We have received numerous support calls regarding the mask shortage. Please read this information carefully.
Coronavirus Disease 2019 (COVID-19) is a respiratory disease caused by the SARS-CoV-2 virus. Symptoms include fever, cough, and shortness of breath. Some people have reported other symptoms while others report no symptoms at all. CDC indicates that symptoms of COVID-19 may appear in as few as 2 days or as long as 14 days after an exposure.
The virus is thought to be spread person-to-person including close contact with one another (6 feet) and through respiratory droplets produced when an infected person coughs or sneezes. It is possible that a person can get COVID-19 by touching a surface or object that has SARS-CoV-2 on it and then touching their own mouth, nose, or possibly their eyes, but this is not thought to be the primary way the virus spreads, so states CDC.
Many have questioned OSHA’s position regarding the mask shortage. We contacted TOSHA to express these concerns. OSHA has referred us to the Bloodborne Pathogens Standard for their position. According to 1910.1030(d)(3)(x): Masks, Eye Protection, and Face Shields. Masks in combination with eye protection devices, such as goggles or glasses with solid side shields, or chin-length face shields, shall be worn whenever splashes, spray, spatter, or droplets of blood or other potentially infectious materials may be generated and eye, nose, or mouth contamination can be reasonably anticipated.
Keep in mind that single-use masks cannot be reused. We are concerned that if workers are reusing masks, they are subjecting themselves and the patient to cross-contamination. At least with the chin-length face shields, the shield can be disinfected between patients. If you implement N95 filtering facepiece respirator masks, fit testing is required. You will need to add a medical evaluation and fit testing policy to your safety manual. Granted, these are basic PPE requirements. This is not the case when treating a known infected patient with SARS-CoV-2. OSHA issued additional guidance last week, Guidance on Preparing Workplaces for COVID-19. See www.osha.gov/Publications/
OSHA’s Guidance on Preparing Workplaces
OSHA requires employers to provide their workers with PPE needed to keep them safe while performing their jobs. The types of PPE required during a COVID-19 outbreak will be based on the risk of being infected with SARS-CoV-2 while working and the job tasks that may lead to exposure.
If you are working with patients known to be or suspected of being infected with SARS-CoV-2 and those performing aerosol-generating procedures need to use respirators. OSHA emphasized that N95 filtering facepiece respirators or better must be used in the context of a comprehensive, written respiratory protection program that includes fit-testing, training, and medical exams. When the disposable N95 filtering facepiece respirators are not available, consider using other respirators that provided greater protection and improve comfort such as R/P95, N/R/P99, or N/R/P100 filtering facepiece respirator; an air-purifying elastomeric (e.g., half-face or full-face) respirator with appropriate filters or cartridges; powered air-purifying respirator (PAPR) with high-efficiency particulate arrestance (HEPA) filter; or supplied-air respirator (SAR). See www.cdc.gov/coronavirus/2019-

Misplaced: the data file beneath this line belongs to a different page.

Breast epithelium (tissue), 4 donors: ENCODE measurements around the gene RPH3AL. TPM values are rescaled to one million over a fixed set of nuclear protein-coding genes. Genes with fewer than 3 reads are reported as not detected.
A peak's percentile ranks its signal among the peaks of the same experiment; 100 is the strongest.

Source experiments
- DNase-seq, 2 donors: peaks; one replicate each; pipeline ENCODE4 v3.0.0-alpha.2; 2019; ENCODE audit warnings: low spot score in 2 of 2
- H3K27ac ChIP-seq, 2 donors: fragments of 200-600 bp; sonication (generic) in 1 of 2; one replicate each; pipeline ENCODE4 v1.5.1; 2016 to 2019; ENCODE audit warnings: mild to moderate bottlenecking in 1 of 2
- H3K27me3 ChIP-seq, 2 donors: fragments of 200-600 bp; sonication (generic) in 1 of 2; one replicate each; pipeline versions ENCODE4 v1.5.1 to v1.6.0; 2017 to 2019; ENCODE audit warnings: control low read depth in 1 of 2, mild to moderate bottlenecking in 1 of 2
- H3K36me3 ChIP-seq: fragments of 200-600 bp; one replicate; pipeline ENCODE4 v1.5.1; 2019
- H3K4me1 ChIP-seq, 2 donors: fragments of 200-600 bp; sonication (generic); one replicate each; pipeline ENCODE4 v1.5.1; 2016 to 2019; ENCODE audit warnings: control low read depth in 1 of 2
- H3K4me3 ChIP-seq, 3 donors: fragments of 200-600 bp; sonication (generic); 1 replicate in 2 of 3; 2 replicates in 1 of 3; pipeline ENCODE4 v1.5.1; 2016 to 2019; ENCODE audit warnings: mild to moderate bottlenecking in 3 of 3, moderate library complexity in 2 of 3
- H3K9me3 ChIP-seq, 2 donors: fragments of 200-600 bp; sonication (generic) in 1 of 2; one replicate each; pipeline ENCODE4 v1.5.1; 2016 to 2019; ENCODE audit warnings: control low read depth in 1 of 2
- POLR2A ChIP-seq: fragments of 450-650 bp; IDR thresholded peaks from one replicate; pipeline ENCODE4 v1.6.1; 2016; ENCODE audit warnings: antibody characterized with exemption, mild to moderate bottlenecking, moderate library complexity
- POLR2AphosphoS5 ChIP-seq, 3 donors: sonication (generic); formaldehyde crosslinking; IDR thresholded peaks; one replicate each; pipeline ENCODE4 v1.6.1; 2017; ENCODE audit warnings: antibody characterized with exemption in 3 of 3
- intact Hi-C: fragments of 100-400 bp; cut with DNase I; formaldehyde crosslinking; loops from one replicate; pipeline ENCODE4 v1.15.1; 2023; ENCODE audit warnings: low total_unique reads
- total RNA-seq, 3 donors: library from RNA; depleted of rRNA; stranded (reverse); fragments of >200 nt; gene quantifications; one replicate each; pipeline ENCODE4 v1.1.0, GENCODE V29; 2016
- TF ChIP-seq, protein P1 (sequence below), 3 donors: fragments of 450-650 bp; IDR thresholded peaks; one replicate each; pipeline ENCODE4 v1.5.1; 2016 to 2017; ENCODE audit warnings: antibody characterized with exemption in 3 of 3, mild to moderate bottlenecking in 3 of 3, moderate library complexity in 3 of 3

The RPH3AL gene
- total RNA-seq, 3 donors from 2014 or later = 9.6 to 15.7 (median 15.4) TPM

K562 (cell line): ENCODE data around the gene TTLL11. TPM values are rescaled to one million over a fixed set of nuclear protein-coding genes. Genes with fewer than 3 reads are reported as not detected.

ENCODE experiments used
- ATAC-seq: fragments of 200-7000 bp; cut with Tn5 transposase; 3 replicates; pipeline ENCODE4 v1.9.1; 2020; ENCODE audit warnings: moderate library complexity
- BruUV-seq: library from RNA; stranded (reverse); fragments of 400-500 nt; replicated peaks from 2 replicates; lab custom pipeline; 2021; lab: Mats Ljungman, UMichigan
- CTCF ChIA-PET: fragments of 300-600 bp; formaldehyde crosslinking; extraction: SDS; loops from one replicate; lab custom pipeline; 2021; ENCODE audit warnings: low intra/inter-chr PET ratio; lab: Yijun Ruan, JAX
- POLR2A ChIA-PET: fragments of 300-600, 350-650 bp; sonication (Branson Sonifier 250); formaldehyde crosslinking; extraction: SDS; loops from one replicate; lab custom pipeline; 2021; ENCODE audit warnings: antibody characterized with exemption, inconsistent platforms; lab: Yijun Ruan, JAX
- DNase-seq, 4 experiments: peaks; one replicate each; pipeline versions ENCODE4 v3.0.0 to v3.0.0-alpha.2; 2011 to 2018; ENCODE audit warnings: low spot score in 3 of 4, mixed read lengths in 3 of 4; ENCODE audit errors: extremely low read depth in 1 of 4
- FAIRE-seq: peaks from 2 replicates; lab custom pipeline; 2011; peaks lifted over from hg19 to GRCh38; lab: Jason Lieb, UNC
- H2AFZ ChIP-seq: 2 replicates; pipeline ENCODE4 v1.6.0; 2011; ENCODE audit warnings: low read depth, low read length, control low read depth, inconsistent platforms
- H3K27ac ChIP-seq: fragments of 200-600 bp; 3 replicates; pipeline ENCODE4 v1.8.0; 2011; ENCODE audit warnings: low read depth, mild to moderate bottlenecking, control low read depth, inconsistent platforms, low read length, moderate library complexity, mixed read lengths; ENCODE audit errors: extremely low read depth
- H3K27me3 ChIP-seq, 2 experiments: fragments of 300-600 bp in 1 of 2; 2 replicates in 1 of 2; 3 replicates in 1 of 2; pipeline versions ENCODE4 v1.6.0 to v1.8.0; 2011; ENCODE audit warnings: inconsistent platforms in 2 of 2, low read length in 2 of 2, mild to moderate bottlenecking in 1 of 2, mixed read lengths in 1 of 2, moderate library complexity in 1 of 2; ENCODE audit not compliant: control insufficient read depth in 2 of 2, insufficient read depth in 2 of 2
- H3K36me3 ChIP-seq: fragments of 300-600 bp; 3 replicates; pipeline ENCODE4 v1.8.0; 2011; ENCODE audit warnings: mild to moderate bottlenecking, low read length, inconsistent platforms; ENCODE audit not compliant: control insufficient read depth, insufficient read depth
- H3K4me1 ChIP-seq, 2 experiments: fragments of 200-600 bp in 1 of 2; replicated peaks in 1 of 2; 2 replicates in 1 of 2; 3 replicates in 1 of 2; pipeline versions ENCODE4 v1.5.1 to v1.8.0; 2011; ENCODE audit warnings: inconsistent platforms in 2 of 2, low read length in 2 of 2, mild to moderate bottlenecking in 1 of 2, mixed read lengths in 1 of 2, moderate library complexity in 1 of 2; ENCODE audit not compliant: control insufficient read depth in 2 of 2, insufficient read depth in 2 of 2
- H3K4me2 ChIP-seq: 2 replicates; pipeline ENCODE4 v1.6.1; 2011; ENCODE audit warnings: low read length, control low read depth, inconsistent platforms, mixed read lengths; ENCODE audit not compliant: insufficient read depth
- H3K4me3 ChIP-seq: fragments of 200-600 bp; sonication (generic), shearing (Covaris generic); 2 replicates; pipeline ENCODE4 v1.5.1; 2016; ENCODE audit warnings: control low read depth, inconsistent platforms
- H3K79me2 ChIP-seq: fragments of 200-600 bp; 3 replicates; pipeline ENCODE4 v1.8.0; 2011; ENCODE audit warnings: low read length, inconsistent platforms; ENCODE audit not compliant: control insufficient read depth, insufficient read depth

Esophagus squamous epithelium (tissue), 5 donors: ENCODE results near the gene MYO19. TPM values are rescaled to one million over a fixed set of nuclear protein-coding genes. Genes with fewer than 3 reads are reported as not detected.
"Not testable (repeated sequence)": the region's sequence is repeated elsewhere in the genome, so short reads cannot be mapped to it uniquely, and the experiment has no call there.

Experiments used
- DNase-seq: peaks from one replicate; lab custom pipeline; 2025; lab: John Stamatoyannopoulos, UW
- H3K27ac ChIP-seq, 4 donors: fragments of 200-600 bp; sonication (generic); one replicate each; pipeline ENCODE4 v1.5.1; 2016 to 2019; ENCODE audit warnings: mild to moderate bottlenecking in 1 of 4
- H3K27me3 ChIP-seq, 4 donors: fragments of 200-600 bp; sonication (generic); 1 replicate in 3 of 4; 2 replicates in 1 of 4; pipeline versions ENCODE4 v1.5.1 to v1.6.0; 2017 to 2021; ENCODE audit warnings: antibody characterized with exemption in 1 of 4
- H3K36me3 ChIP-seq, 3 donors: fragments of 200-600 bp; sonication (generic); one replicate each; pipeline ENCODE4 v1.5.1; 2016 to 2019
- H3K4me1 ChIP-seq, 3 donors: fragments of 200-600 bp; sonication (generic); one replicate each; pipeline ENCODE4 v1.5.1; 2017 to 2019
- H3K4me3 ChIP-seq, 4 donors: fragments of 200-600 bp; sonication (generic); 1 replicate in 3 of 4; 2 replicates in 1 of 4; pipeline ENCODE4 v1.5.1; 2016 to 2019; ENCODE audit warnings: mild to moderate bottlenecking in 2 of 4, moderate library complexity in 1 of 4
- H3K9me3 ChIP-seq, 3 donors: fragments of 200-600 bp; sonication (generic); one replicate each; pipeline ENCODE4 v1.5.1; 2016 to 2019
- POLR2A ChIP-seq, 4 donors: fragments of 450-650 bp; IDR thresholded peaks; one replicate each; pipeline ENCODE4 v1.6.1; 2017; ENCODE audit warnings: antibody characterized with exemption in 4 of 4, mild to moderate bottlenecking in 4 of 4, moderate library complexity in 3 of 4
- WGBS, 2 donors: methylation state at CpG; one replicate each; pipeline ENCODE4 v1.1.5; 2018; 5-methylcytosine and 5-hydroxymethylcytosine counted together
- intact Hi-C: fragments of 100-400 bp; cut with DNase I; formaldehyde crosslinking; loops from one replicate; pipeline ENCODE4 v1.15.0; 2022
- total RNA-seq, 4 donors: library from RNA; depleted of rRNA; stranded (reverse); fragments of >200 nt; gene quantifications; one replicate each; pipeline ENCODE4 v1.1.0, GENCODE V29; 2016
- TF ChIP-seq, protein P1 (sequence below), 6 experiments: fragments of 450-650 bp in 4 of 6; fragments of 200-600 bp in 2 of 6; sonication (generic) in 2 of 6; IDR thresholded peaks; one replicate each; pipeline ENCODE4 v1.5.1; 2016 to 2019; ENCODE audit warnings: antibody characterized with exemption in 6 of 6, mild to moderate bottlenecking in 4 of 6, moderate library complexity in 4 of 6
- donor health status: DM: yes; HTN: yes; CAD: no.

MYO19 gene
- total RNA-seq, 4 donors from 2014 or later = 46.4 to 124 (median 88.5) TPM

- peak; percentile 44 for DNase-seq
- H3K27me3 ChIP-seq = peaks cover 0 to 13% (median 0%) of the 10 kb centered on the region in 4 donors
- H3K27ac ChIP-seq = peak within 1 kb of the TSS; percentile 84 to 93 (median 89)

According to ADA, if urgent dental treatment is necessary, the dental and medical providers work together to determine the appropriate precautions to take and decide whether the dental facility is an appropriate setting to provide the necessary services to the potentially infectious patient. Most dental settings are not designed to carry out all of the transmission-based precautions recommended for hospitals and other ambulatory care settings.
ADA emphasized CDC’s recommendation that all healthcare workers including dentists and staff should receive the flu vaccine. Workers experiencing flu-like symptoms should not report to work. As of March 3rd, the immediate health risk to the coronavirus to most of the American public was considered low.
Classifying Worker Exposure
According to OSHA, the risk to occupational exposure to SARS-CoV-2, the virus that causes COVID-19, during an outbreak may vary from very high to high, medium, or lower (caution) risk. The very high exposure risk includes doctors, nurses, dentists, paramedics, emergency medical technicians) performing aerosol-generating procedures on known or suspected COVID-19 patients. OSHA sets forth the proper engineering controls, administrative controls, and safe work practices. Note that the risk is based on performing the described procedures on known or suspected patients.
Dentists should screen all patients for recent travel to any locations confirmed by the CDC to have confirmed cases of COVID-19. You may access up to date information at www.cdc.gov/coronavirus/2019-
In summary, we find these important highlights:
- Wear a mask and do not re-use single-use masks
- If there is a shortage of masks, use a full-face shield
- If you suspect the patient has COVID-19 and the patient requires emergency treatment, refer the patient to a hospital setting
- If you implement N95 masks, implement fit testing and medical evaluations in addition to adding the necessary policy to your OSHA manual
- Sick employees should not report to work
- Screen your patients to determine if they have traveled to a high-risk country within the last 2 weeks and if so, postpone treatment
We at Modern Practice Solutions are committed to assisting you to remain in compliance. Please let us know if you have additional questions. Also, please contact the office if you need to add the N95 fit testing and medical evaluations in order to add the N95s to your PPE program.